A few days ago, while reviewing our budget for the next couple months, Tim discovered a typo that means that after taxes are paid at the end of January, our bank account will be $4000 less than we had anticipated.

This morning, the batteries on our vehicle died.  Even though Tim had gotten them checked just a couple weeks ago to make sure they weren’t going.  Even though he just last night cleaned the terminals to help with charging.

Despite trying to do everything right, things are going wrong.  I want to say everything is going wrong, but as Tim is quick to point out, there are many things that could be far worse.  It’s just hard to see, sometimes.

But God promises to supply all of our needs.  God says not to worry – that we are more valuable than the birds of the air that are fed by His hand though they neither sow nor store up for themselves.  He told the Israelites to give back to Him the tithe on all they have and to test Him…test Him!…and see if He would not throw open the windows of heaven and pour out an overflowing blessing.  He says to simply seek Him and His righteousness first,  and everything else will be added unto us.  God says He will make all things work for our good.

The testimony of the Lord is sure.  Certain.  Trustworthy.  Faithful.  Though I try to be wise in my understanding of circumstances, and analyze and worry and try to find some logical answer…some likely solution…it is the simplicity of trusting God’s promises that will prove wise in the end.  No matter what life might be screaming at me about our need or the seriousness of our current predicament, it is the unchanging truth of God’s Word that must always stand.  It has to.  It just does.

Reminders, again

Sometimes…most of the time…I feel so far from capable.  Even before I read the perfect posts or see the perfect photos or have the rest of the world loudly, clearly condemning me for just not being good enough, I see it.  When I strain with all I am to try to gain some kind of right perspective on these December days that are supposed to be about celebration and thankfulness and awe, and end up feeling inept because I still can’t find the good, I wonder what’s wrong with me.  When I try to explain to my children why it matters so much that God became man, and my words fall flat and they just stare at me with blank faces, I feel defeated.  When I look around our house and see messes and clutter and…unfinished-ness…even though I tried to deck the halls and create some semblance peace and beauty and warmth, I want to just give up.  When I realize that there are only three weeks left until Christmas and I have barely begun to buy gifts, there’s that voice whispering over and over and over…you’re a failure.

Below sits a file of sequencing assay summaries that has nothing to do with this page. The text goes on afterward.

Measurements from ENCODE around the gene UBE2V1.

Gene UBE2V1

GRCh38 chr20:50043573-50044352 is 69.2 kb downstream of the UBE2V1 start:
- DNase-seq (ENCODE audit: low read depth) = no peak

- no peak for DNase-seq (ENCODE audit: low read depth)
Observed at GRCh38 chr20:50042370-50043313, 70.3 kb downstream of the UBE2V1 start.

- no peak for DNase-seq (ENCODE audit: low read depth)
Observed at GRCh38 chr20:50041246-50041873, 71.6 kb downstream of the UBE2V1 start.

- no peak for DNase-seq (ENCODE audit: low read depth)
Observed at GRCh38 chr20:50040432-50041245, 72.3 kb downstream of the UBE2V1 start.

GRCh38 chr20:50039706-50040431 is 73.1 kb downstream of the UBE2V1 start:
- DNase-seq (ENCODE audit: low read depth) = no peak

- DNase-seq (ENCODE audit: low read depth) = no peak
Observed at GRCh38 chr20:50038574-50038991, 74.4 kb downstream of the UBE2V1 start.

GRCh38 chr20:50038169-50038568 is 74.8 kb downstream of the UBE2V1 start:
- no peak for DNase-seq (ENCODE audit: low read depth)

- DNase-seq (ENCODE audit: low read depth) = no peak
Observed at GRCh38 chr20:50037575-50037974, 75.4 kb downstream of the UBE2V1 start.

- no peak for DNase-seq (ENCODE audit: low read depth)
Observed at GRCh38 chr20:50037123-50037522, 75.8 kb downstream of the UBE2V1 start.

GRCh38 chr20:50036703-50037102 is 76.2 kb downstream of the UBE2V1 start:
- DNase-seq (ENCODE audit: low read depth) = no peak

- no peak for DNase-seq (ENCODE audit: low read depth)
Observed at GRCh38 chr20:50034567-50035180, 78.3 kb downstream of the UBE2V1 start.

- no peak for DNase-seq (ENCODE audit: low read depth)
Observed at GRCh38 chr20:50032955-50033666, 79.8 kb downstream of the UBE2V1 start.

And you know what?  I am a failure.  We all are.  Maybe my efforts result in more obvious failure than the efforts of others, but nobody in the history of humanity has gotten it all right, except One.  I can be tempted to think that God cares that my house doesn’t look beautiful or that the laundry isn’t put away or that I might not get the perfect gift for my child.  I am, at times, even convinced that my inadequacies in Bible teaching will handicap my children in their ability to believe and follow after God.  I see my sins and my weaknesses and everything wrong with me and think God must be so disappointed.  Until He reminds me, again, of why Jesus came.  He saw all that I would be long before I was.  He knew the futility of my striving, of humanity’s striving.  And rather than being disappointed, rather than expecting some kind of vain attempt at pulling ourselves up by the bootstraps, rather than giving up on us – on me – He put Himself in the gap left by every failure, every selfishness, every squandered opportunity, because He loved, and loves, anyway.

I doubt that I will ever be able to come across as picture-perfect, despite the unfortunate reality that I will probably try time and time again.  It’s unlikely that anyone will ever look at me, at my life, and think I have everything figured out.  My kids will most certainly grow up with a front-row seat to (and, hopefully, first-hand experience of) God’s undeserved favor being poured out on a sin-stained life.  But God won’t ever be surprised by all that I am and all that I’m not.  He won’t be comparing me or condemning me.  He will be with me, right here, all-sufficient to present this life to Himself as holy, acceptable, and perfect.

God, help

I have moments when I think I might hyperventilate.  I breathe deeply, trying to get a grip, and I exhale out the prayer – God, help.  Over and over since Tuesday, when Tim was told he would be out of work come January 1st, those two words have been all I can think to say.

I tell myself I’m overreacting, but then I think of these six little ones whose lives very literally depend on provision that is not there yet, and I panic a little.  I don’t understand this.  At all.  I know there are worse situations we could be in, but this seems pretty bad.